For pure asynchronous code, blocking isn’t actually ever necessary. When an I/O request such as HttpClient.GetAsync() is fired, .NET uses something called I/O Completion Ports (IOCP) which can monitor incoming I/O and trigger the caller to resume when ready.

We have merely scratched the surface here. There is a lot to be said about async/await, and likewise there are a lot of pitfalls that one must be made aware of. This article has shown why asynchronous code is important, and future articles may cover different aspects in more detail.

The Adapter Design Pattern for DTOs in C#

In this article, we discuss the Adapter design pattern, which is part of the book “Design Patterns: Elements of Reusable Object-Oriented Software” by Gamma et al. (also known as the Gang of Four).

We will discuss the motivation for this design pattern (including common misconceptions) and see a number of different ways in which this pattern is implemented in C#.

TL;DR Use extension methods for your mapping code.

Defining the Interface of a Class

The above book summaries the Adapter pattern thusly:

“Convert the interface of a class into another interface clients expect. Adapter lets classes work together that couldn’t otherwise because of incompatible interfaces.”

It is fundamental to interpret this description in the context in which it was written. The book was published in 1994, before Java and similar languages even existed (in fact, the examples are in C++). Back then, “the interface of a class” simply meant its public API, to which extent “client code” could use it. C++ has no formal interface construct as in C# and Java, and the degree of encapsulation is dictated as a result of what the class exposes publicly. Note that a class’s interface is not restricted to its public methods alone; C++ also offers other devices external to the class itself, and so does C# (extension methods, for instance).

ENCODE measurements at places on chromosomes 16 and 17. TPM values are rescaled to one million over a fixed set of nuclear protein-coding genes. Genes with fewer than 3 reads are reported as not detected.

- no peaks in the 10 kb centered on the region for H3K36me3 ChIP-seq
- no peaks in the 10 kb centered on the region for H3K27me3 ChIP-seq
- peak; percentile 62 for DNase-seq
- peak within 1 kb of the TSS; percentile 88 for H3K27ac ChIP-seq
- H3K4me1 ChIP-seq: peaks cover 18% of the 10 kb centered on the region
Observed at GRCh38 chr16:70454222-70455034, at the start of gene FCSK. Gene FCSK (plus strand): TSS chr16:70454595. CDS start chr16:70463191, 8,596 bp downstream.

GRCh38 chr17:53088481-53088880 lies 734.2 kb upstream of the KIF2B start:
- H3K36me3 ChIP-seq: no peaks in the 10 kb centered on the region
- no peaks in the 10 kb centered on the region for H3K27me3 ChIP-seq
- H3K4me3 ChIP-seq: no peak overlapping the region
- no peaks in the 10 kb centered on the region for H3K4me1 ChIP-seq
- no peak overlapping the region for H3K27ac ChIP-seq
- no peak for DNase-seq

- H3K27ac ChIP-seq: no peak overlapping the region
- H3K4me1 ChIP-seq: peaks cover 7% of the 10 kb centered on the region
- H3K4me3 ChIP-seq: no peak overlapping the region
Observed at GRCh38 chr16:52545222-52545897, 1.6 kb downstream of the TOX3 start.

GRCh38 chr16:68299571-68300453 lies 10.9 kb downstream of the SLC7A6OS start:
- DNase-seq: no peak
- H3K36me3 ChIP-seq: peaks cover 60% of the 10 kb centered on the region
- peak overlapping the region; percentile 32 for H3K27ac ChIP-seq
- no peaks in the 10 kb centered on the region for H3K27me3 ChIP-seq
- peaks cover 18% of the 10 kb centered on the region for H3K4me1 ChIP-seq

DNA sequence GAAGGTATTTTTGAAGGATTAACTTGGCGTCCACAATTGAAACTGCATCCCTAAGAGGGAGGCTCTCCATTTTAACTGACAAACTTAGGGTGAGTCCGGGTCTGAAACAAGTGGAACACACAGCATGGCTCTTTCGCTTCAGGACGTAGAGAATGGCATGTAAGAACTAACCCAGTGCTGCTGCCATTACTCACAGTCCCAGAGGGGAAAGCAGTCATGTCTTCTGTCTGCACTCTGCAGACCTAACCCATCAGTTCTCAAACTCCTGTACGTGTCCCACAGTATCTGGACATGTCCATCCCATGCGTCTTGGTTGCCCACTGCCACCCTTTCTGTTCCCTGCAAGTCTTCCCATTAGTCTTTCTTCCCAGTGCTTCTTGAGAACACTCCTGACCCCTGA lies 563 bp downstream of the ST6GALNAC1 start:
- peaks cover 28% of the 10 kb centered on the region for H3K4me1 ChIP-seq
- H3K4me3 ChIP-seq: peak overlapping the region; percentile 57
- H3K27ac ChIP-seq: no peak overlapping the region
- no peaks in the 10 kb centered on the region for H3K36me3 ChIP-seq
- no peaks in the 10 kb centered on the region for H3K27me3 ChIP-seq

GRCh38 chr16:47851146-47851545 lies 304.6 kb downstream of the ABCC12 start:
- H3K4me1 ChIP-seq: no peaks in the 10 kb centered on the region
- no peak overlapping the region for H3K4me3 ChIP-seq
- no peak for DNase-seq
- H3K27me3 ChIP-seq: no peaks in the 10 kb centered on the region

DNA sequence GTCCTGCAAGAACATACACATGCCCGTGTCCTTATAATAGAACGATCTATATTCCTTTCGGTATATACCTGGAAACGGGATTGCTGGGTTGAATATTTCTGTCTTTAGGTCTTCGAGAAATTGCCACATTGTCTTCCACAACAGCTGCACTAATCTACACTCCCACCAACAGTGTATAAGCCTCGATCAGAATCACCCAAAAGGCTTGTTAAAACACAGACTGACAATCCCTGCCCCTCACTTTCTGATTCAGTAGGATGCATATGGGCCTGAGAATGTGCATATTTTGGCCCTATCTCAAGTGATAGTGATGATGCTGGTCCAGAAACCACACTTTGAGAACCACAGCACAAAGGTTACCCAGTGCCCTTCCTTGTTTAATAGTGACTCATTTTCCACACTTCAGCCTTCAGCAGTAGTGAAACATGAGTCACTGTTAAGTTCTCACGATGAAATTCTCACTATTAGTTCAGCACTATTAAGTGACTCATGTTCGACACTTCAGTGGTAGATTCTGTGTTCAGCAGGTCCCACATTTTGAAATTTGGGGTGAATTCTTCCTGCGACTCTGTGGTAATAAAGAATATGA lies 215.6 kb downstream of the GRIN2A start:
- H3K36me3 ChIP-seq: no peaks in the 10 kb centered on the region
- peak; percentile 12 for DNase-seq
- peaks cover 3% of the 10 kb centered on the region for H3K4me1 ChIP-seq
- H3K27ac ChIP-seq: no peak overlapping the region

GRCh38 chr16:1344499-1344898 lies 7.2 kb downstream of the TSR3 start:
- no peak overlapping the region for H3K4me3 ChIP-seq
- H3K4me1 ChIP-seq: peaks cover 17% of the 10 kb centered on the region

Given today’s languages where interfaces are formal language constructs, such an interpretation has mostly been forgotten. For instance, the 2013 MSDN Magazine article “The Adapter Pattern in the .NET Framework” illustrates the Adapter design pattern in terms of C# interfaces, but it slightly misses the point. We can discuss the Adapter pattern without referring to C# interfaces at all, and instead focus on Data Transfer Objects (DTOs). DTOs are simply lightweight classes used to carry data, often between remote applications.

An Example Scenario

Let’s say we have this third party class with a single method: